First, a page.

Baby Formula and Infant Feeding: What You Need to Know
Your most pressing feeding questions answered
Breast milk, baby formula or some combo of the two provides all the nutrition your baby needs for her first four to six months. Easy enough. But what about all the stuff that happens (or in some cases, doesn’t) along with feeding? Read on for the answers you’re looking for.
Q: So how do I know if my baby’s getting enough to eat?
A: All will be revealed in the diaper. As long as your baby has six to eight wet diapers a day, you’re on the right track. In the first few weeks, doctors recommend feeding all babies on demand regardless of whether you’re nursing or bottle-feeding. Usually that means at least every two or three hours. In terms of amounts: You’ll start with two to three ounces of
infant formula at a time and will likely be up to four at the end of the first month. (Here’s a handy guide: Babies require about 2 1/2 ounces of
infant formula per pound in a 24-hour period.) If you’re nursing, you’ll notice your breast soften and feel less full. If your baby seems drowsy, he’s probably done. If not, try to burp him then go ahead and switch sides. There are no hard-and-fast rules about how long each feeding should last—some babies are fast, efficient eaters while other take their time—but in general, they tend to take around 20 minutes or so.
Q: Why do babies spit up and is it ever a cause for concern?
A: Spitting up after feedings is very common in infants, and usually it’s no big deal. It’s simply a sign that the valve between the stomach and the esophagus isn’t quite strong enough yet to stay closed, which allows some milk to gently come back up. In fact, your little one will hardly seem to care, and she’ll likely outgrow it by the time she’s sitting. Although it’s almost impossible to prevent completely, you can minimize spit up by keeping the feedings calm and leisurely; burping her when she’s downed two ounces from her bottle or when you switch breasts; and keeping her upright for 20 to 30 minutes after eating even if she’s sleeping (letting her hang in a swing or bouncy seat is fine). If you’re worried you won’t know the difference between normal spit up and actual vomiting, try not to stress: Vomiting is usually not only very forceful, but it tends to be very upsetting for your child. There will also be a much larger volume. Always check in with your doctor if your child throws up, especially if you see blood or a bright green color in the fluid.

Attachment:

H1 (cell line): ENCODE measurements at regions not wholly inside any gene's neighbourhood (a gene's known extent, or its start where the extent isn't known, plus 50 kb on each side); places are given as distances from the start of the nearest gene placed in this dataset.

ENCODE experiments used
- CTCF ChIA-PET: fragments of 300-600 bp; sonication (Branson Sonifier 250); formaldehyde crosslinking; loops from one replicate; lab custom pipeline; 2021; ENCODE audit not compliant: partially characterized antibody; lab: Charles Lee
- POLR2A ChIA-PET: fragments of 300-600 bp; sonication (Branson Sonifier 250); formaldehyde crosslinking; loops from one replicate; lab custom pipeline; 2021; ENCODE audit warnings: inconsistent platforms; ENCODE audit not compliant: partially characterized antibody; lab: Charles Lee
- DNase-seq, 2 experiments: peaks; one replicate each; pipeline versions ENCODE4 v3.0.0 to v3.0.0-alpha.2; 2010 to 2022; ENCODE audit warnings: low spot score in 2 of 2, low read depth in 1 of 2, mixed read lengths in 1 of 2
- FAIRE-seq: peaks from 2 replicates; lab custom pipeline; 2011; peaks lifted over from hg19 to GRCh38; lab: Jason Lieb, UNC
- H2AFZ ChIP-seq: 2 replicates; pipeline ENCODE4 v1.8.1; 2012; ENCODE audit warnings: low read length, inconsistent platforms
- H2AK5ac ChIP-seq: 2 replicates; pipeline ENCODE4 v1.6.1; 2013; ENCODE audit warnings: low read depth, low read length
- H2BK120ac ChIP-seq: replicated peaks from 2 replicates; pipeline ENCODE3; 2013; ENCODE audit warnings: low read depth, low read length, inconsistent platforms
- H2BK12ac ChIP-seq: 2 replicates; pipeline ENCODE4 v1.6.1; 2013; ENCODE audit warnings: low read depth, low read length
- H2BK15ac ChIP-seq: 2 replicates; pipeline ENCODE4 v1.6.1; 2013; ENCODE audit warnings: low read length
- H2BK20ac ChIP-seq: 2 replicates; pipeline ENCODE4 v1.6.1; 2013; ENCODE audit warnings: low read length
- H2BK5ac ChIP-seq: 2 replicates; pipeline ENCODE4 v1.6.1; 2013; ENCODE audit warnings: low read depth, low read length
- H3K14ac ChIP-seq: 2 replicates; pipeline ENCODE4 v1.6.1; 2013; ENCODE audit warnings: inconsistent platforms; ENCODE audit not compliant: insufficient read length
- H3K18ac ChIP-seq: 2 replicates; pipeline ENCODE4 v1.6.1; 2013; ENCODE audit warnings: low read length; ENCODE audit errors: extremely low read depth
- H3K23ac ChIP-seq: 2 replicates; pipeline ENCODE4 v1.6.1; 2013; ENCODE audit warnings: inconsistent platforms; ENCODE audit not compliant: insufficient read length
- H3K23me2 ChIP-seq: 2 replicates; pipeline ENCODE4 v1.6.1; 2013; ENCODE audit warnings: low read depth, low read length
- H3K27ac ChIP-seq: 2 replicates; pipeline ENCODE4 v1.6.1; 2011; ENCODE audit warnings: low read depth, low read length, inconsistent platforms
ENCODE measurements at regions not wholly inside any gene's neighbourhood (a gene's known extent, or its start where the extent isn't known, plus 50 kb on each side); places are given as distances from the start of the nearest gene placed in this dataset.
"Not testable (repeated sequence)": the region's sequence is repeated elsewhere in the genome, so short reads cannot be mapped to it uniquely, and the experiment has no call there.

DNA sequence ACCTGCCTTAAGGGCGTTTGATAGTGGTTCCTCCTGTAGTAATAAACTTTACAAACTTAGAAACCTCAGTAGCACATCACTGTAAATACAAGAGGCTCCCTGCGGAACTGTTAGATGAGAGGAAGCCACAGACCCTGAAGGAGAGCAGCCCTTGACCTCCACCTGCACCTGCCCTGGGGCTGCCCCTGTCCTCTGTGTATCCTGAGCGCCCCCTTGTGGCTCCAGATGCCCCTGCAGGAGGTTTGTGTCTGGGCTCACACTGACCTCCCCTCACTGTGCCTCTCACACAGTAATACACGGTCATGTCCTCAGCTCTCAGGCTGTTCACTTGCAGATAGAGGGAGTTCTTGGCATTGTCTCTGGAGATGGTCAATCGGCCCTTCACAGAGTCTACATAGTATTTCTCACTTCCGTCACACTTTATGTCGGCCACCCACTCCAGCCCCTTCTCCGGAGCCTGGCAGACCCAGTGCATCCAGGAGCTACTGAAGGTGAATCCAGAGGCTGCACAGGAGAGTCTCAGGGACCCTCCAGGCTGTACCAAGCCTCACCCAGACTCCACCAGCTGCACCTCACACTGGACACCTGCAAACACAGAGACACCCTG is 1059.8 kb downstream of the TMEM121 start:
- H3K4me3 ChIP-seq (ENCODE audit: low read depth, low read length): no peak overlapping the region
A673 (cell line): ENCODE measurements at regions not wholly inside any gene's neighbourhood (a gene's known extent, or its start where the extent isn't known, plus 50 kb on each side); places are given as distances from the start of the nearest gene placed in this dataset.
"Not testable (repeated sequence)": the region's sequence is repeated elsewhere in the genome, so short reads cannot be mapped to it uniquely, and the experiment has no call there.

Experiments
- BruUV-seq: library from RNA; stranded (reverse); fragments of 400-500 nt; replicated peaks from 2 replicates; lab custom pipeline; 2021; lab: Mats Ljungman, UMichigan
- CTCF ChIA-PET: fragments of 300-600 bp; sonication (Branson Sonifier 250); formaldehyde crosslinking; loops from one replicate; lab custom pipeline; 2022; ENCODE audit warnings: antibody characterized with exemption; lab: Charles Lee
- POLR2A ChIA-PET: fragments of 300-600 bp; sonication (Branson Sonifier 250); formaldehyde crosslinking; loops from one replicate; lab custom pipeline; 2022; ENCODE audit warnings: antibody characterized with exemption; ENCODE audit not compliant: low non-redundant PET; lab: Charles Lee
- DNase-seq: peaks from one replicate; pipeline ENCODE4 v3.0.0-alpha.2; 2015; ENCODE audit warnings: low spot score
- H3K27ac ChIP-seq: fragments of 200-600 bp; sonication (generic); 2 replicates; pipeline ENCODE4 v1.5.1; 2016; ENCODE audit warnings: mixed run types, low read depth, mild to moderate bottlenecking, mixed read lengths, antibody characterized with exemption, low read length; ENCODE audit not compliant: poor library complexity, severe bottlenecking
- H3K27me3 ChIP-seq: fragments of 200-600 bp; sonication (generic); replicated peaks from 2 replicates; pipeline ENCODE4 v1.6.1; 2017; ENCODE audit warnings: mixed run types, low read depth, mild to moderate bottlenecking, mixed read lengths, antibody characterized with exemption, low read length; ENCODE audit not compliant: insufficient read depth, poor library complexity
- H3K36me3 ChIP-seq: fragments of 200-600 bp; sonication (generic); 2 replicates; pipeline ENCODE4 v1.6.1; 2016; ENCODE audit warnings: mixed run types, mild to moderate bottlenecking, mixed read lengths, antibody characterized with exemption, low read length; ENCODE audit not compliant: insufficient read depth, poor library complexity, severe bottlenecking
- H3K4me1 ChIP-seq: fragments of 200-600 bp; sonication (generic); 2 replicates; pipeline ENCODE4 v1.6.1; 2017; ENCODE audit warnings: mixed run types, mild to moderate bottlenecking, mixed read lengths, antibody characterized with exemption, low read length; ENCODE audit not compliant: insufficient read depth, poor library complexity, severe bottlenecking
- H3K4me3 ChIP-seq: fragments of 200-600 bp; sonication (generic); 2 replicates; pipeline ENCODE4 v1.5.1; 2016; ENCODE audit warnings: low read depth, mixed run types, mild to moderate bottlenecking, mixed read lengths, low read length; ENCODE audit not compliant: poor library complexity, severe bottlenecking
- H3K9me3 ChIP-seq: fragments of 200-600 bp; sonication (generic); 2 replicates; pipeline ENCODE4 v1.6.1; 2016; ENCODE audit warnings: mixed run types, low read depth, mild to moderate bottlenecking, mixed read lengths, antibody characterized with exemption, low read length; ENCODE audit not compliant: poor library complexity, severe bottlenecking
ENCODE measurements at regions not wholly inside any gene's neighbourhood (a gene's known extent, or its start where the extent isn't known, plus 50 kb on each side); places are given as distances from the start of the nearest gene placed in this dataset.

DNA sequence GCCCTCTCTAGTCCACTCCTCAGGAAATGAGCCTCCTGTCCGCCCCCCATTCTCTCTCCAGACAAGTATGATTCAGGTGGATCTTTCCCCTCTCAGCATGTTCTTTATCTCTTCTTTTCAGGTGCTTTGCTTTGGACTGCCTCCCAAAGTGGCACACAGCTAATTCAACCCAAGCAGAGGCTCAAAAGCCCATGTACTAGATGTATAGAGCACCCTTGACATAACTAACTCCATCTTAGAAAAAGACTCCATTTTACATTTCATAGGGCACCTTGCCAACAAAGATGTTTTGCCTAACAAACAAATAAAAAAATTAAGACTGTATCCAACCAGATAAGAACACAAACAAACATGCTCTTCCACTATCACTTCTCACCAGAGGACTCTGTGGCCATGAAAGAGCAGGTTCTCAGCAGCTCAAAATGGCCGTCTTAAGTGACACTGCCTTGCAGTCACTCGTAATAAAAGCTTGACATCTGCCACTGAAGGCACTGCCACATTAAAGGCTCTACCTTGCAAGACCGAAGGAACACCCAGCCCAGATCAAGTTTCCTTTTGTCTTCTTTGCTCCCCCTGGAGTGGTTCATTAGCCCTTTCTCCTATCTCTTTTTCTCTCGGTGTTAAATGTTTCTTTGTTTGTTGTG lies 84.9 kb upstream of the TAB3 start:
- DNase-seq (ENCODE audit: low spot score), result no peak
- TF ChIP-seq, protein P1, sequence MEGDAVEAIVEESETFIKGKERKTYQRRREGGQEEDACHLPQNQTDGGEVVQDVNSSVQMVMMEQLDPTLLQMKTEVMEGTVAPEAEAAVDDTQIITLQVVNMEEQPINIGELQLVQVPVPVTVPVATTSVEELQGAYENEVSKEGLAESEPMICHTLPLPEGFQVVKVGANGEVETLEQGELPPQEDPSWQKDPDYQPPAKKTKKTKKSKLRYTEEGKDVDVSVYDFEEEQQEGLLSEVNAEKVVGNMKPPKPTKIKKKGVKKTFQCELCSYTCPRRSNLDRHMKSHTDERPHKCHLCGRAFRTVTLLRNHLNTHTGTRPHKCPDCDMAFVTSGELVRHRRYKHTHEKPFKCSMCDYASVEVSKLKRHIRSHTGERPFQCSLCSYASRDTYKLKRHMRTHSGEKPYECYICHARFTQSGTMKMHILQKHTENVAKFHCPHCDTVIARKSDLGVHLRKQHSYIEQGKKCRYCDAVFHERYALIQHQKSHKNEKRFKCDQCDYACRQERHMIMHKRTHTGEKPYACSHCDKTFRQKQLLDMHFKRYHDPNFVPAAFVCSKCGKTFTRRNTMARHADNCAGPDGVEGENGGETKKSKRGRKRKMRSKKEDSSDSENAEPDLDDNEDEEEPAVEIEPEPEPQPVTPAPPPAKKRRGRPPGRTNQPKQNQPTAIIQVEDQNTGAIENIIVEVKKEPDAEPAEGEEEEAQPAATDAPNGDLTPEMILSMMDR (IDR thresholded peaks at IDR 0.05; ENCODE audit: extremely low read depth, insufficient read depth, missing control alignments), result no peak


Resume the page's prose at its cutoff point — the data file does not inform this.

Q: Sometimes I can’t get my baby to burp. How long should I keep trying?
A: If your little one is still burp-free after five minutes and seems comfortable, feel free to move on. There’s no rule they have to produce one every time!
Q: My newborn poops only a couple of times a week. Does this mean I’m underfeeding him?
A: No. There’s a wide range of normal when it comes to baby bowel movements—everything from several times a day to as little as once a week! As long as he’s eating normally and the poop is soft (not loose and watery or very hard), all is well. Every baby is unique, but generally breastfed infants have more frequent bowel movements than those who are formula-fed.
Q: Should I give my baby any vitamins?
A: The American Academy of Pediatrics now recommends that all infants get 400 IUs of vitamin D a day. If your baby drinks at least 32 ounces of formula a day—which is fortified with D and other vitamins and minerals—she’s getting everything she needs. If you’re nursing exclusively or supplementing with
baby formula, talk to your doctor about vitamin D drops. Otherwise, eating a well-balanced diet and continuing on your prenatal vitamin should keep both you and your baby covered.